b. treat him as you would all the other dogs in the ring

c. ask him (and only him) to do limited moves due to the heat

6. Amongst the many breed specific features of the chow chow is the 'grin'. What is this?

a. created because he has pendulous lips

b. created because he has lips that just touch, not overhanging and this gives the impression of a smile

c. nonsense, the smiling breed is the Samoyed.

7. You are aware that the chow chow has unique movement - ie the stilted gait or pendulum swing. You are judging and want to check the movement. Which is the best view for this?

a.front

b.side

c.back

8. When stacking the chow chow are the back legs

a. directly under the line of the hip

b. extended backwards

9. Judging the chow chow coat, the standard says with no trimming . How do you ascertain whether the coat is in its natural state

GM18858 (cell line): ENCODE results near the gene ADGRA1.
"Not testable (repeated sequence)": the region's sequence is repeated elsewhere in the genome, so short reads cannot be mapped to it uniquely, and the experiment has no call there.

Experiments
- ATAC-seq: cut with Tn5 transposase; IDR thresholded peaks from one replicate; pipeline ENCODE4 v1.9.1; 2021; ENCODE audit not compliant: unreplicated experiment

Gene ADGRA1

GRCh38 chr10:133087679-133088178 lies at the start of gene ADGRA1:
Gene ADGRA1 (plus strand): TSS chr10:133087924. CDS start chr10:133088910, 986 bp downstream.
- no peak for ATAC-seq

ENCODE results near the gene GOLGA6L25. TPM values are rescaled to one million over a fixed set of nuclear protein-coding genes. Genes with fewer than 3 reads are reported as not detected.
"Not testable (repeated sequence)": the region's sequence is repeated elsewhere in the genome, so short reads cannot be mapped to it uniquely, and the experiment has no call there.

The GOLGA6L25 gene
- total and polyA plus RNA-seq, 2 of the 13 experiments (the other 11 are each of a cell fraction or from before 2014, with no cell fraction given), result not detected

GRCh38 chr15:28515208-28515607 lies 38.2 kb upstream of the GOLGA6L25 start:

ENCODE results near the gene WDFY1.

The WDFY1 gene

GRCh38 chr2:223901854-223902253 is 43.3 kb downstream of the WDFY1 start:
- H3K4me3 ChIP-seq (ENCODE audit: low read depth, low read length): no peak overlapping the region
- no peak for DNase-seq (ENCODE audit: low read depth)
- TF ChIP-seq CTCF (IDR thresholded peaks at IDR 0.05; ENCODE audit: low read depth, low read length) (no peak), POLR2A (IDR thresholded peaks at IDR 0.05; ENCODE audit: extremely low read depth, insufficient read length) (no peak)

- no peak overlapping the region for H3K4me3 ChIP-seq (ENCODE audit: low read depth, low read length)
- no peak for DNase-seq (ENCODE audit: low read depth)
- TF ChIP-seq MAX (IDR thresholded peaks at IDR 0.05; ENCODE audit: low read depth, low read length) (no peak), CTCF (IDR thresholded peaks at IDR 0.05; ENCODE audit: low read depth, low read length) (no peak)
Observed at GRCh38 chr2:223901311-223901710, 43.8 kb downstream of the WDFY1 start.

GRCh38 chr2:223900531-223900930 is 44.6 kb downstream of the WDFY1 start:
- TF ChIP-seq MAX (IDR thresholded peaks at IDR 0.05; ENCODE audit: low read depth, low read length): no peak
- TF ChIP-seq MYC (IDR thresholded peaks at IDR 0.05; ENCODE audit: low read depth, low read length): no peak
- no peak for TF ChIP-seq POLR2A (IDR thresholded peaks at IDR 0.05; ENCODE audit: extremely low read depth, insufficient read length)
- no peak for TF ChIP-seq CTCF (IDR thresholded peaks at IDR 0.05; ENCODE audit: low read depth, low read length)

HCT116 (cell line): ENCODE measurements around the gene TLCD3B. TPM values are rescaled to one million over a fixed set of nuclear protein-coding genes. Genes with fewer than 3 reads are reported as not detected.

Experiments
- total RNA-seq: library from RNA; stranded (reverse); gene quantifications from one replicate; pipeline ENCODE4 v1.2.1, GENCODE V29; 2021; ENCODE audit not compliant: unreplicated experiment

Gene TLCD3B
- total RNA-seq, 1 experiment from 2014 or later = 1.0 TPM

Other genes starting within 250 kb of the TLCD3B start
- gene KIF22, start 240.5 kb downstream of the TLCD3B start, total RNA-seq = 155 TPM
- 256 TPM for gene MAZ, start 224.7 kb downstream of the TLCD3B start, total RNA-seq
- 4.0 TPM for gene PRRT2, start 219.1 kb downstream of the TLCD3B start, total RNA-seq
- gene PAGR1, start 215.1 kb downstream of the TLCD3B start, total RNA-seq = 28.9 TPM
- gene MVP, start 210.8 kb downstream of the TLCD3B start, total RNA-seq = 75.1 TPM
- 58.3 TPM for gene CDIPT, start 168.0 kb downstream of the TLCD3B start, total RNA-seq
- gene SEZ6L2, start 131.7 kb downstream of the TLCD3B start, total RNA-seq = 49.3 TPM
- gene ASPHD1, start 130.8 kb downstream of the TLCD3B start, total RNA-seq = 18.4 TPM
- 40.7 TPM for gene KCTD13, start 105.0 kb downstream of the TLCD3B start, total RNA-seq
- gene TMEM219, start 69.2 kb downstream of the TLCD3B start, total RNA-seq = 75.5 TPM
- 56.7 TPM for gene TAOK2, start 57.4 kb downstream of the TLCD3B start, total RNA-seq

a. the tips of the hairs will be blunt

b. the tips of the hairs will taper

c. listen to what the people around the ring and competitors in the breed say

 

 

The Answers

  1. b. no

The pigment of the tongue and mouth should be blue -black , and the darker the better. Cinnamon (fawn) chow chows sometimes have much lighter pigment due to the dilute genes. However, no pink is allowed, regardless of the colour. It is also a myth that the cream is allowed a lighter pigment and/or pink.

2 b. no

The smooth coated Chow is judged by the same standard as the rough coated Chow except that references to the quantity and distribution of the outer coat are not applicable to the smooth coated Chow, which has a hard, dense, smooth outer coat with a definite undercoat. The structure of both types should be the same. Train your eye to look past coat and at structure (this applies to all coated breeds).

3 b. he doesn't have great peripheral vision